Army

February 7, 2014

NCOA unveils Soldier portrait

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Gabrielle Kuholski
Staff Writer

From left, Sgt. Maj. Robyn Collier, Noncommissioned Officers Academy deputy commandant, and Command Sgt. Maj. Bret Wiegmann, NCOA commandant, unveil the oil painting of Master Sgt. John Wilson inside the Wilson Barracks Jan. 31.

Wilson Barracks, Building 62718 in Weinstein Village, gained a new addition to its main hallway Jan. 31. Soldiers and Civilians gathered briefly to witness the unveiling of the portrait of Master Sgt. John Wilson, the Soldier after whom the barracks is named.

This is not the first time this painting was hung.

Sgt. 1st Class Nolan Nagaue, Noncommissioned Officers Academy unit historian and training management noncommissioned officer in charge, described the painting’s history as a “story of lost and found.”

“On May 16, 1952, the Counter Intelligence Corps Center, [Fort Holabird, Md.,] dedicated three buildings to the honor of three Soldiers for their acts of valor, Sergeant Woodrow G. Hunter, 1st Lieutenant Eldon L. Allen and Master Sergeant John R. Wilson. Each building had an oil painting of their Soldier at the dedication,” Nagaue explained. “Now here’s the actual intelligence gap, ‘Where did the painting go after this?’”

Mike Bigelow, U.S. Army Intelligence and Security Command, or INSCOM, command historian, had the theory that the plaque and painting moved to Fort Huachuca when the Counter Intelligence School relocated here.

“From the Counter Intelligence Corps Center, the painting most likely went to the U.S. Army Intelligence Command, then to the U.S. Army Intelligence Agency, when it then moved to Fort Meade [Md.] in 1974,” Nagaue said. “In 1976 the painting was used to memorialize the U.S. Army Intelligence Agency, or INTA, command suite.”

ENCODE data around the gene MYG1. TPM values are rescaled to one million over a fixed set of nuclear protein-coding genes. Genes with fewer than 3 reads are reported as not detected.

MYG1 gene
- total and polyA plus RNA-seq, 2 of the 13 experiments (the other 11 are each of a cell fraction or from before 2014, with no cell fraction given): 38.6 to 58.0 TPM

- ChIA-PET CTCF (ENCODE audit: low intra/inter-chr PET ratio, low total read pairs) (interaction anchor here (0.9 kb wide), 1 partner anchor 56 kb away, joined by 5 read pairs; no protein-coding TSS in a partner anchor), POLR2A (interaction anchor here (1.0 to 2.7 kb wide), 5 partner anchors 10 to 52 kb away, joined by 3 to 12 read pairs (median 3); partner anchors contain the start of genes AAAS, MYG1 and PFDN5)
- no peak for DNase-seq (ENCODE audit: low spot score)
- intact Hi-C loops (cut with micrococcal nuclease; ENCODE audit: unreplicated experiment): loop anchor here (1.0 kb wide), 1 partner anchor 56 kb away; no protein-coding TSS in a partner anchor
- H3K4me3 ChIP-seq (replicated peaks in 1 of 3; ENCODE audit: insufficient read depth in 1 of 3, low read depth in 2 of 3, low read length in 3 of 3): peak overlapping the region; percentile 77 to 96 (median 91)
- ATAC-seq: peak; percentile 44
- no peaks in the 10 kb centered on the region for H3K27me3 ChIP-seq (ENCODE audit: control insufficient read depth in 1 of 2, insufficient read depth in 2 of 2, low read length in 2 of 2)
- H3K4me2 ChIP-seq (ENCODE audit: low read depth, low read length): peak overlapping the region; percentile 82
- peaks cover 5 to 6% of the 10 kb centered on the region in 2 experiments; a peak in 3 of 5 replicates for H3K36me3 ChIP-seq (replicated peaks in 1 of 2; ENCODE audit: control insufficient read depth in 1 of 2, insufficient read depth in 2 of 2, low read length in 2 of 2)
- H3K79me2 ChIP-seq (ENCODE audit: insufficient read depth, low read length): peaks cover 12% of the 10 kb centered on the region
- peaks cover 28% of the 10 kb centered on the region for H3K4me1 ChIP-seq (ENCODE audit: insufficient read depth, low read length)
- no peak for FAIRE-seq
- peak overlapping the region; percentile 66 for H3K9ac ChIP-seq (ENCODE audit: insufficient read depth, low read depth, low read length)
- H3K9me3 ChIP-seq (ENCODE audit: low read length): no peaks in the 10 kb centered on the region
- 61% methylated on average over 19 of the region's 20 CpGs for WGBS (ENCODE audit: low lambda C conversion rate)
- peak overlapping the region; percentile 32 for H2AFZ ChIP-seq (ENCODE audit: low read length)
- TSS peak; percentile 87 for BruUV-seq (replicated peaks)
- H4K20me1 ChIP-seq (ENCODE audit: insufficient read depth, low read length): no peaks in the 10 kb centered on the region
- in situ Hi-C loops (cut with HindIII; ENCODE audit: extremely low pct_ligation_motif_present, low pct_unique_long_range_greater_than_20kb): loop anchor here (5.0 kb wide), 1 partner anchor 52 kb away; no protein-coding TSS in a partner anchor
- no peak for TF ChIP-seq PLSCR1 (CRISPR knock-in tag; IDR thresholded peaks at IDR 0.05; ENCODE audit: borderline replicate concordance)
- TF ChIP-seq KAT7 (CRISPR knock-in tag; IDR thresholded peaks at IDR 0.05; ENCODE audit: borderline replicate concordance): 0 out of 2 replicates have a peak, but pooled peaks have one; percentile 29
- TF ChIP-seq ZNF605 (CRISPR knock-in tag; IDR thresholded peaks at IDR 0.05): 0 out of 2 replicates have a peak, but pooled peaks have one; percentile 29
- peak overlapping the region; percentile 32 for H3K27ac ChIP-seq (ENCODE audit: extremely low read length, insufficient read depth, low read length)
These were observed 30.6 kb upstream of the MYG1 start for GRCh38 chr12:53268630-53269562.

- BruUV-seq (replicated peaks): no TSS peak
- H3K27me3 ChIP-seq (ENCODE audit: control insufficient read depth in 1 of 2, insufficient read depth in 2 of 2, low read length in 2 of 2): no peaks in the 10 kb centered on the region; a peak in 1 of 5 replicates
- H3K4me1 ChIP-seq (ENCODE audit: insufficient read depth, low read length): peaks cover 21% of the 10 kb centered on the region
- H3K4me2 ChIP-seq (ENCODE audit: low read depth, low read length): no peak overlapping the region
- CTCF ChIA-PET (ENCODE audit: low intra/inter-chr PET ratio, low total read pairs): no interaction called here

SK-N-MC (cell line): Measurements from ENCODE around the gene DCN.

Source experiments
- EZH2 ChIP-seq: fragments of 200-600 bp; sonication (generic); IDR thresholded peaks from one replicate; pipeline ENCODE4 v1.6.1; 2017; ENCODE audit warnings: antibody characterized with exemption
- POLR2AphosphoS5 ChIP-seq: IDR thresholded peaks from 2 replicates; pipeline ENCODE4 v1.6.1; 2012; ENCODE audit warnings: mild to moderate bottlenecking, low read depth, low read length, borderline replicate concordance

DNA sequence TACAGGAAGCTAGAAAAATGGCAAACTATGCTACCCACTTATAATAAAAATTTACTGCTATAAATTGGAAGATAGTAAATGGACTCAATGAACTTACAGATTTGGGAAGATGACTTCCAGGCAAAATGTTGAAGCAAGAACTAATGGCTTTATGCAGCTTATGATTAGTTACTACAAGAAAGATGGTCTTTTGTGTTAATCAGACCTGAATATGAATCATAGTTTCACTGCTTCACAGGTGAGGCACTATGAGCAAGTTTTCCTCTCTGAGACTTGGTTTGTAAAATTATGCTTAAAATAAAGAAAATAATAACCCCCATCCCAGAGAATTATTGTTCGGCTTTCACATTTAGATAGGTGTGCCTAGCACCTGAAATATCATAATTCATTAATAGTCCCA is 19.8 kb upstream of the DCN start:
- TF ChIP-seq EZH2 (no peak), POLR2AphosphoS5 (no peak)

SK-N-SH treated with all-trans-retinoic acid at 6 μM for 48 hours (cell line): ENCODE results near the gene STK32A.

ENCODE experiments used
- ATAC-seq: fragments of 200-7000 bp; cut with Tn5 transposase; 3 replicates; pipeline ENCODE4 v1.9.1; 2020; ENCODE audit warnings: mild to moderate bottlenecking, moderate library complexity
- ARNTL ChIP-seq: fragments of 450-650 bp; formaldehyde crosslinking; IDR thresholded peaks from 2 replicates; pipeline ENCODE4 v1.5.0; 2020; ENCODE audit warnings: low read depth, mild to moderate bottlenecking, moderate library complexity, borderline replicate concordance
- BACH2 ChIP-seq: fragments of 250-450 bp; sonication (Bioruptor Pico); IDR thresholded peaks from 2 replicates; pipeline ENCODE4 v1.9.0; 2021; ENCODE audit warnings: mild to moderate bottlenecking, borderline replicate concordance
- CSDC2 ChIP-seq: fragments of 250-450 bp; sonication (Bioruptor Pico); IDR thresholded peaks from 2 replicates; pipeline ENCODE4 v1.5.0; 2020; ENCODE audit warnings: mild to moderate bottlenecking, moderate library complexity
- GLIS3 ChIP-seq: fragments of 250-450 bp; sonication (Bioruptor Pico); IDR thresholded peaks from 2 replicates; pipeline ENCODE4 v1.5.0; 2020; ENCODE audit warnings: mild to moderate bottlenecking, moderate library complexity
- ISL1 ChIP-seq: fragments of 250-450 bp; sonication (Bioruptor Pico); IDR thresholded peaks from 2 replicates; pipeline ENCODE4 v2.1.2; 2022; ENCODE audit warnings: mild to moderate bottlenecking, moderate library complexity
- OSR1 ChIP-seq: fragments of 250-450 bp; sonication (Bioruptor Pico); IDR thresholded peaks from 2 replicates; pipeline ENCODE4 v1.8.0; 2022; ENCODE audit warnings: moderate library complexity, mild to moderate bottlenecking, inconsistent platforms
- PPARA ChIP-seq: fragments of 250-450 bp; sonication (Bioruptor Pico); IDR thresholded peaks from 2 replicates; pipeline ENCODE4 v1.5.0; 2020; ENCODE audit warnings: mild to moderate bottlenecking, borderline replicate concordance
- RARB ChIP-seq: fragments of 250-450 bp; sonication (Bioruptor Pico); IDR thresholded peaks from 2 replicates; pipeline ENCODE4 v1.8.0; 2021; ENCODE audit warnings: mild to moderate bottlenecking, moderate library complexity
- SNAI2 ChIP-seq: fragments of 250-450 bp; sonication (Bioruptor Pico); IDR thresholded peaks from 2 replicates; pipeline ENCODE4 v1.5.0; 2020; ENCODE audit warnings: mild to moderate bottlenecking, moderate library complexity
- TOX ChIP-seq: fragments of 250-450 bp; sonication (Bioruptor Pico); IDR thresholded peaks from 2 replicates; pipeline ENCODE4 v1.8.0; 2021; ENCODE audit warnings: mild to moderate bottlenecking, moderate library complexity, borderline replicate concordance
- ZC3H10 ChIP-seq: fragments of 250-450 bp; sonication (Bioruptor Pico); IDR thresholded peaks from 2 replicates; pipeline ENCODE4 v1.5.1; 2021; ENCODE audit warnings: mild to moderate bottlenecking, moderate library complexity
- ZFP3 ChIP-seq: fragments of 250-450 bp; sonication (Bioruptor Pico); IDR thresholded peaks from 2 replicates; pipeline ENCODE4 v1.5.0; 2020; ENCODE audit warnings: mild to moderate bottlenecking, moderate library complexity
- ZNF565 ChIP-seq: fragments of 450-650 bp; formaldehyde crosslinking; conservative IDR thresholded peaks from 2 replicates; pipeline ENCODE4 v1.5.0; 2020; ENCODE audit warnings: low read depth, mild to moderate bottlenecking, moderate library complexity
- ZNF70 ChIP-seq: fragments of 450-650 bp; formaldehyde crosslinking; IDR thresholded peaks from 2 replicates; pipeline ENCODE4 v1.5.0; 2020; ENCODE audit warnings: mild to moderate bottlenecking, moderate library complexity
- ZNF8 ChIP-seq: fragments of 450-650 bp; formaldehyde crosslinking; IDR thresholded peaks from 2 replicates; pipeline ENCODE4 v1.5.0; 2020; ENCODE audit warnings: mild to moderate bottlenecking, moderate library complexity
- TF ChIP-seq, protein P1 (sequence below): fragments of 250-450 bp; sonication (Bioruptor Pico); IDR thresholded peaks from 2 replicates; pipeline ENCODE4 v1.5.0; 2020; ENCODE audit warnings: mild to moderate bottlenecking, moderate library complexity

In 1977, the 902nd Military Intelligence Group took over the building, and subsequently the painting, after INTA and INSCOM merged. The 780th MI Bde., which now houses the facility, claimed the portrait remained a mystery — until it was properly identified by Bigelow.

“When the 780th [Military Intelligence Brigade] published its first issue of the BYTE, the unit newsletter, a challenge was issued to identify the original oil painting in the brigade headquarters,” Nagaue continued. “Of course, no one in the unit was able to identify it, until the INSCOM command historian [Bigelow] happened to glance at it.”

According to Lori Tagg, U.S. Army Intelligence Center of Excellence command historian, “The story about how it got here has to be the most interesting thing about it, and I’m just glad we were finally able to honor Master Sergeant Wilson this way and have his picture here in the building that’s memorialized for him.”

Wilson, 25th Counter Intelligence Corps Detachment, was assigned to the 27th Infantry, 25th Infantry Division in South Korea. Previously, he served in the Asiatic Pacific Theater during World War II. Wilson is the recipient of several decorations including the Silver Star, Purple Heart and Asiatic Pacific Campaign Medal.




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